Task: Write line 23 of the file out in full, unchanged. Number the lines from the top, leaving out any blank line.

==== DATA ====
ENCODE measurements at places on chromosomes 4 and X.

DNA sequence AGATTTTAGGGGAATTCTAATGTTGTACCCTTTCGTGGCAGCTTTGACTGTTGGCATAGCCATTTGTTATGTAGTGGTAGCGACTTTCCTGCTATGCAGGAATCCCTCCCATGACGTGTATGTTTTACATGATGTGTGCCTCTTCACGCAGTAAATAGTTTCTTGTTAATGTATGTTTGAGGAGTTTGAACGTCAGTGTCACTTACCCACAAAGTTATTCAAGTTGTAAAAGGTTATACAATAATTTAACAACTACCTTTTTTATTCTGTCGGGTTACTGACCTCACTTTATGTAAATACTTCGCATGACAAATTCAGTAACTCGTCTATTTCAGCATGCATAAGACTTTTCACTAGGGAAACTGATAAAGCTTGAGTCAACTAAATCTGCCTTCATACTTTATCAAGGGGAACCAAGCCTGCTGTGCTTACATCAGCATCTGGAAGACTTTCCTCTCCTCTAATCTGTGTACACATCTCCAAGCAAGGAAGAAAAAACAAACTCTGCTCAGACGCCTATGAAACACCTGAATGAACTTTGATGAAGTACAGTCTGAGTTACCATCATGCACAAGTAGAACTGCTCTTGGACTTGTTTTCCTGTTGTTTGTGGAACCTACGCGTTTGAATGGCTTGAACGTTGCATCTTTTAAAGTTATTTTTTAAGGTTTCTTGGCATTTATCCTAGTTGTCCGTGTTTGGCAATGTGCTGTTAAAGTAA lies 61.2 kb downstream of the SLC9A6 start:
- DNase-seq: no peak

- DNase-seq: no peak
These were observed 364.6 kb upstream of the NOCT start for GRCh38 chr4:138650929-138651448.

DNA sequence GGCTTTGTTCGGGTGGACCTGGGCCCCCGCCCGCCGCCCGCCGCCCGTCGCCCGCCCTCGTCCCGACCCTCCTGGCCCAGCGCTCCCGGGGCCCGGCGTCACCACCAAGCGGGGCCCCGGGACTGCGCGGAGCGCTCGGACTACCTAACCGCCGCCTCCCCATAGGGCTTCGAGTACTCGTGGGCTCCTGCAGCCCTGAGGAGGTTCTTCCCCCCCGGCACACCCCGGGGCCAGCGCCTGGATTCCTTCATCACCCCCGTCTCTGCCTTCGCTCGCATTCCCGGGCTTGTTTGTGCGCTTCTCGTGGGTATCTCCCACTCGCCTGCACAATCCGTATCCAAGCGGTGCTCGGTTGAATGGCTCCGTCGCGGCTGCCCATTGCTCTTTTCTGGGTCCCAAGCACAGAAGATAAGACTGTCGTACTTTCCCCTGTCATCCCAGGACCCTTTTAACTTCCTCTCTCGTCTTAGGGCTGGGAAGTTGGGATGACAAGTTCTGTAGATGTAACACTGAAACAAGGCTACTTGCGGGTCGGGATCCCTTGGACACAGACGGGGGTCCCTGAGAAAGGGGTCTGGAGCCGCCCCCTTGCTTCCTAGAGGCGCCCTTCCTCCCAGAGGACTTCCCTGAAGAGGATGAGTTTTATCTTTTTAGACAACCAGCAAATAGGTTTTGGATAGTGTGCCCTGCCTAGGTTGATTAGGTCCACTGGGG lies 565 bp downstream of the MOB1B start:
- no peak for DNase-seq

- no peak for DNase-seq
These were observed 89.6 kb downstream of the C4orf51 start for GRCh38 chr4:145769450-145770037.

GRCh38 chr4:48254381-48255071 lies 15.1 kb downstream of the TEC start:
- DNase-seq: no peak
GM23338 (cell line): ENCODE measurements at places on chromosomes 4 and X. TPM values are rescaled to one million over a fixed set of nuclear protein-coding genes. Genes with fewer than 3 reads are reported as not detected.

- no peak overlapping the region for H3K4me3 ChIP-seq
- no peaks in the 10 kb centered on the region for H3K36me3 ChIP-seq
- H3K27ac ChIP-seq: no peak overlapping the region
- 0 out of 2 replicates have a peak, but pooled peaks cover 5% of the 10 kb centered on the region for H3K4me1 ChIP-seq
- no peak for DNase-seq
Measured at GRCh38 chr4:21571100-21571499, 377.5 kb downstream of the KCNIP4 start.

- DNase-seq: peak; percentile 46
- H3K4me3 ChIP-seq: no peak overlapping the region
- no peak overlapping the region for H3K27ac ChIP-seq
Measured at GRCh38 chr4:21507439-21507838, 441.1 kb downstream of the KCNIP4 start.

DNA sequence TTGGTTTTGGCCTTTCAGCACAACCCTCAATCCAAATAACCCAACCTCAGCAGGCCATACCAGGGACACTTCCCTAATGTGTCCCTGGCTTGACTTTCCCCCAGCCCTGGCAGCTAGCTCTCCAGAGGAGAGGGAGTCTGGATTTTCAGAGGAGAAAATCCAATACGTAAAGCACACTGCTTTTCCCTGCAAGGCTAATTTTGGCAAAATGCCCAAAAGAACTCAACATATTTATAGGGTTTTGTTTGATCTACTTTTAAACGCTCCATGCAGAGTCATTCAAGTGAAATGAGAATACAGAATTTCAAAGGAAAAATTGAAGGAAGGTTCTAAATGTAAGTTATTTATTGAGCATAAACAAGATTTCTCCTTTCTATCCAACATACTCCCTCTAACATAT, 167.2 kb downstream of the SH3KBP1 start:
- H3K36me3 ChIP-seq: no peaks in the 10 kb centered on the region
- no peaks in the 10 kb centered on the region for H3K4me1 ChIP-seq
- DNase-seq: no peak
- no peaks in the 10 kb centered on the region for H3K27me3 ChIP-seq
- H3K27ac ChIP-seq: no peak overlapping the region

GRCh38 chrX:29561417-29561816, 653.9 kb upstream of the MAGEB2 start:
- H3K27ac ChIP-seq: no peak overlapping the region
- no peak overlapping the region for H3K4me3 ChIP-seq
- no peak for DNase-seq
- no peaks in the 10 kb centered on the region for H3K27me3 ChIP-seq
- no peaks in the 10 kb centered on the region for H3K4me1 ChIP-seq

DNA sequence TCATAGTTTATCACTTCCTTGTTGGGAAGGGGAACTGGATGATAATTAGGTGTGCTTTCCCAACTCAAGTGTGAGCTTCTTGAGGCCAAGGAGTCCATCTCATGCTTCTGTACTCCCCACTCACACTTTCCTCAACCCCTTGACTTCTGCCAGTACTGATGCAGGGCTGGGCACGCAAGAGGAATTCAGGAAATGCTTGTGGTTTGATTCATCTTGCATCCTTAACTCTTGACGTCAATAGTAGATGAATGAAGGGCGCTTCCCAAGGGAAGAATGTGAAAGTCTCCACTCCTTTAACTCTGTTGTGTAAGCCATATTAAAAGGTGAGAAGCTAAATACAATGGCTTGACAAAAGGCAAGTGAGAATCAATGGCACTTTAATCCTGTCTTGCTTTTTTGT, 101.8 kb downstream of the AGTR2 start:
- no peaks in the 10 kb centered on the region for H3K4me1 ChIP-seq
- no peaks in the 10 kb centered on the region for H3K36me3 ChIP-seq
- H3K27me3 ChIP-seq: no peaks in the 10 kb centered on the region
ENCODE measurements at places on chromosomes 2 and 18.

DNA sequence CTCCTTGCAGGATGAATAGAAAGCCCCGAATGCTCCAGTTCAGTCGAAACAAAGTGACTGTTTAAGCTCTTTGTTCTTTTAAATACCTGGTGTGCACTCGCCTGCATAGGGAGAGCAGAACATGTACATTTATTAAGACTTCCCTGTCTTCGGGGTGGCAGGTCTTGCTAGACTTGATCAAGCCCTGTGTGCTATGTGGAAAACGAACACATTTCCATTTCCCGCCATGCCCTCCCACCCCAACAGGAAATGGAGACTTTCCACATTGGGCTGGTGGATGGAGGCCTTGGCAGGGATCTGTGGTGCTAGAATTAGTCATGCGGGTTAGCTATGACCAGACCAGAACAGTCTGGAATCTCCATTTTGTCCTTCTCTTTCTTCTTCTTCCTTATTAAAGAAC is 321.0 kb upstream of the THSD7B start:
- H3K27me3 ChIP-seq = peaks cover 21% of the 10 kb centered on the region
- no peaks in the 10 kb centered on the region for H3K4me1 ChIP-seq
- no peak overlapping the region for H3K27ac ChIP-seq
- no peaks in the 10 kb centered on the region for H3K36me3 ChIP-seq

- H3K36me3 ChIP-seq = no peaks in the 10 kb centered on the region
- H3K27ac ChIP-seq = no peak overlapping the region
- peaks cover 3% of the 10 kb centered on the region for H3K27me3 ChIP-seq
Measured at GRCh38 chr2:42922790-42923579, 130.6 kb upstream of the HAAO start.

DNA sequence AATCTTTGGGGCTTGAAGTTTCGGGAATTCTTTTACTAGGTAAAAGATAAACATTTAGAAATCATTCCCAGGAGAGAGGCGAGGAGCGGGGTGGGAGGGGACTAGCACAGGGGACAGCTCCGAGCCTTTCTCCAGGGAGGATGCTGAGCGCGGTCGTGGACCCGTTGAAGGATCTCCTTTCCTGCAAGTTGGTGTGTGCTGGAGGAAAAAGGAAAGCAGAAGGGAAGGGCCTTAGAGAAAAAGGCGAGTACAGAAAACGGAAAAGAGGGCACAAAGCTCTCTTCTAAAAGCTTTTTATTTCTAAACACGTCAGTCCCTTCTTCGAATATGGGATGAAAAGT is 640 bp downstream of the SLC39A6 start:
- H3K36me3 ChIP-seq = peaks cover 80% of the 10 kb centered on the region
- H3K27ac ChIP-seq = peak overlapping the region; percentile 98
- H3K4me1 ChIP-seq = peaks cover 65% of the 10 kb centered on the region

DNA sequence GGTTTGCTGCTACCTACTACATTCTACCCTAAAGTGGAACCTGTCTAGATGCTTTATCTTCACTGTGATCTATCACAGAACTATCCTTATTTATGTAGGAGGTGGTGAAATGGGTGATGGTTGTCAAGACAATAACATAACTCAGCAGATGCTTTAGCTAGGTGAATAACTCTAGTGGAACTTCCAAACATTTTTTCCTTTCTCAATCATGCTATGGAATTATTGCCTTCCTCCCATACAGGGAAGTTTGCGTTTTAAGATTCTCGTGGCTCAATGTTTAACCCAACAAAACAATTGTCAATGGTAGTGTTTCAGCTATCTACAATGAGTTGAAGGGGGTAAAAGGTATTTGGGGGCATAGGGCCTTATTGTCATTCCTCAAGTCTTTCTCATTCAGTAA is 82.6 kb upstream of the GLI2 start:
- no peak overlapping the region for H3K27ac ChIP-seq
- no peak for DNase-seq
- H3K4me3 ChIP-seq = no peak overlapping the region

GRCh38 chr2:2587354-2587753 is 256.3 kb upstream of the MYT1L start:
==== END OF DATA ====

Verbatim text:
DNA sequence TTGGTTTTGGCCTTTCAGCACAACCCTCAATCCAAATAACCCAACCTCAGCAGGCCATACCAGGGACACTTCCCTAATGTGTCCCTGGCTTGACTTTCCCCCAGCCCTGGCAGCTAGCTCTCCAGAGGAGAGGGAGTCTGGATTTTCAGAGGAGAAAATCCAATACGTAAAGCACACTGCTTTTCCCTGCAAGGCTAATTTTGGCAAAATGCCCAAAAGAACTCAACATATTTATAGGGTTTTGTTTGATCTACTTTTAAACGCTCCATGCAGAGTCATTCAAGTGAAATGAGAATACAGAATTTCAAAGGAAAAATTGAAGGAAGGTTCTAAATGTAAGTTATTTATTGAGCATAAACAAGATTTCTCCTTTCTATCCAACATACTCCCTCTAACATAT, 167.2 kb downstream of the SH3KBP1 start: